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    1. Dorosh, Paul A. & El-Said, Moataz & Lofgren, Hans, 2003. "Technical Change, Market Incentives And Rural Incomes: A Cge Analysis Of Uganda'S Agriculture," 2003 Annual Meeting, August 16-22, 2003, Durban, South Africa 25846, International Association of Agricultural Economists.
    2. Krivonos, Ekaterina, 2004. "The impact of coffee market reforms on producer prices and price transmission," Policy Research Working Paper Series 3358, The World Bank.
    3. Scott McDonald & Arja & Lindsay Chant, 2004. "The Role of the 1994-95 Coffee Boom in Uganda's Recovery," Working Papers 2004011, The University of Sheffield, Department of Economics, revised Aug 2004.
    4. Ritva Reinikka & Paul Collier, 2001. "Uganda's Recovery : The Role of Farms, Firms, and Government," World Bank Publications, The World Bank, number 13850, July.
    5. Marcel Fafchamps & Ruth Vargas Hill & Aliziki Kaudha & Robert Waggwa Nsibirwa, 2003. "The transmission of international commodity prices to domestic producers," CSAE Working Paper Series 2003-14, Centre for the Study of African Economies, University of Oxford.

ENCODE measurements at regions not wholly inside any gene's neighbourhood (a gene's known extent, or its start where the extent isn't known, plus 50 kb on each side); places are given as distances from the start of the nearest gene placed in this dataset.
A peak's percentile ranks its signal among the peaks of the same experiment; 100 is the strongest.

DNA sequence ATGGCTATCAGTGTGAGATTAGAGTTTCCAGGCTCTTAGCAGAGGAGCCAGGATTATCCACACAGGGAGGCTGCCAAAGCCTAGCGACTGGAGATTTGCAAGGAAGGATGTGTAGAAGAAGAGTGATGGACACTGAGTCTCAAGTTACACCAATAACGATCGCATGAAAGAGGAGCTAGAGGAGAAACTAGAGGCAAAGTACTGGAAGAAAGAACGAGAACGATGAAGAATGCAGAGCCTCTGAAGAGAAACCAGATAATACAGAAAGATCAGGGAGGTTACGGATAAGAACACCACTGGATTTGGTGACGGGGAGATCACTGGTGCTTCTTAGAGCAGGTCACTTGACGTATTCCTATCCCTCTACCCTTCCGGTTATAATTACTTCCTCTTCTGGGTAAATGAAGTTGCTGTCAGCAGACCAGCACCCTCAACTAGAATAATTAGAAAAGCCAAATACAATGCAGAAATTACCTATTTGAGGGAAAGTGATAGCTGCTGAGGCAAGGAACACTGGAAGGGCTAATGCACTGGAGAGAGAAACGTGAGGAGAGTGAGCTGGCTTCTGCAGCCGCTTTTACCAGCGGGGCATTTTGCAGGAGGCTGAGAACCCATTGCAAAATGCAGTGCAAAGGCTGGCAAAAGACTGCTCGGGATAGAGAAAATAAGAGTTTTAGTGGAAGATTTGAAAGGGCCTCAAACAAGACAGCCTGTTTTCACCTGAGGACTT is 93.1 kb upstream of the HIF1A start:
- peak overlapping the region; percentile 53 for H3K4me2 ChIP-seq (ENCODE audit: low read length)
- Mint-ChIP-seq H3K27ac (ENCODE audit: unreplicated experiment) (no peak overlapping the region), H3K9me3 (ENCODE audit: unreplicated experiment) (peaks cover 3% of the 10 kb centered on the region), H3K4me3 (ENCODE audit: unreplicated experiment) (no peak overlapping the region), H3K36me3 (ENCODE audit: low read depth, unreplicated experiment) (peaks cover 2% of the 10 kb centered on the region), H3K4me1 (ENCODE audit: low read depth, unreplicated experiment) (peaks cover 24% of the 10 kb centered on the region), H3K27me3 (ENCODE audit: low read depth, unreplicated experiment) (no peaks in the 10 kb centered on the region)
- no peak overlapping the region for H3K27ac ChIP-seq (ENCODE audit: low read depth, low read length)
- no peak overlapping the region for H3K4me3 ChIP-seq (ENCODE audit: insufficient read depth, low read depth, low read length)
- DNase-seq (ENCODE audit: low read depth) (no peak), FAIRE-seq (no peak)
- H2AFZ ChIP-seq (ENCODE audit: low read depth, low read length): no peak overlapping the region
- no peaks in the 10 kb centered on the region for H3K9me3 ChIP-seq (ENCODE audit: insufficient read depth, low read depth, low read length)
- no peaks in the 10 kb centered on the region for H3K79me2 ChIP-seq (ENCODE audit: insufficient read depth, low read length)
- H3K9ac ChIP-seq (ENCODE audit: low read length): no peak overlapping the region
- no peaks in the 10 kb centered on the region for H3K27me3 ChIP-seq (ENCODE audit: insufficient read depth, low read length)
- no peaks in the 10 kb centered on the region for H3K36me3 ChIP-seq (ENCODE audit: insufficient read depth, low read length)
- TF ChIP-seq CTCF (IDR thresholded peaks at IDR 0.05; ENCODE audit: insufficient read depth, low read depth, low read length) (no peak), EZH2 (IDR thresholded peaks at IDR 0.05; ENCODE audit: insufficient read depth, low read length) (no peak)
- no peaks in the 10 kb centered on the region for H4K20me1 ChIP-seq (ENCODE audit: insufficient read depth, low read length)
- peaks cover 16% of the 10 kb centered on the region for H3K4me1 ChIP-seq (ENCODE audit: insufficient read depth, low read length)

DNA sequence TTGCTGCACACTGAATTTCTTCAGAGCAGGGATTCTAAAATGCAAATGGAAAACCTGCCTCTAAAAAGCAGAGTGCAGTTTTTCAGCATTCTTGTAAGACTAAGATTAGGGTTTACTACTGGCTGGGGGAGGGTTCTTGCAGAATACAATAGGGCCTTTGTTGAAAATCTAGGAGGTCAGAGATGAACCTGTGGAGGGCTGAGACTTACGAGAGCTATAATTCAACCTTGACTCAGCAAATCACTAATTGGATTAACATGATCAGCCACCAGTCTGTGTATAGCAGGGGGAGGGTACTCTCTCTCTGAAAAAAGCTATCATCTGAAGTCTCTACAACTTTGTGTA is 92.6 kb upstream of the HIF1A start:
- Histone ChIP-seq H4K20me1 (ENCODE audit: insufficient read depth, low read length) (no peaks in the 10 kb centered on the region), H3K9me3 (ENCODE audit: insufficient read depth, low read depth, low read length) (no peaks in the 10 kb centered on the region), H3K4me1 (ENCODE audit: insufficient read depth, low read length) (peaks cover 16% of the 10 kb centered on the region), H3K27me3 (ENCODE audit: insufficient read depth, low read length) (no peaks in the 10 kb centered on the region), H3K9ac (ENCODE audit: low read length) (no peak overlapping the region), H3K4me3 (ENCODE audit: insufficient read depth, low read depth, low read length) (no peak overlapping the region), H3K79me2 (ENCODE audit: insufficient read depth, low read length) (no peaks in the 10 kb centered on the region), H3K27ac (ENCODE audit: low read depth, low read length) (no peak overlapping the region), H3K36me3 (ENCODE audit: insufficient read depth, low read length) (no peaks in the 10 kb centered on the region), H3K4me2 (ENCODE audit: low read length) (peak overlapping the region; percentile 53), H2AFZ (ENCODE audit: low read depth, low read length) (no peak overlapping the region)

6. repec:zbw:ifwkie:3715 is not listed on IDEAS
    7. Kappel, Robert & Lay, Jann & Steiner, Susan, 2005. "Uganda: No more pro-poor growth?," Open Access Publications from Kiel Institute for the World Economy 3504, Kiel Institute for the World Economy (IfW).
    8. Adam Blake & Andrew McKay & Oliver Morrissey, 2002. "The Impact on Uganda of Agricultural Trade Liberalisation," Journal of Agricultural Economics, Wiley Blackwell, vol. 53(2), pages 365-381.
    9. L. ALAN WINTERS & NEIL McCULLOCH & ANDREW McKAY, 2015. "Trade Liberalization and Poverty: The Evidence So Far," World Scientific Book Chapters,in: Non-Tariff Barriers, Regionalism and Poverty Essays in Applied International Trade Analysis, chapter 14, pages 271-314 World Scientific Publishing Co. Pte. Ltd..
    10. Marcel Fafchamps & Ruth Vargas Hill, 2005. "Selling at the Farmgate or Traveling to Market," American Journal of Agricultural Economics, Agricultural and Applied Economics Association, vol. 87(3), pages 717-734.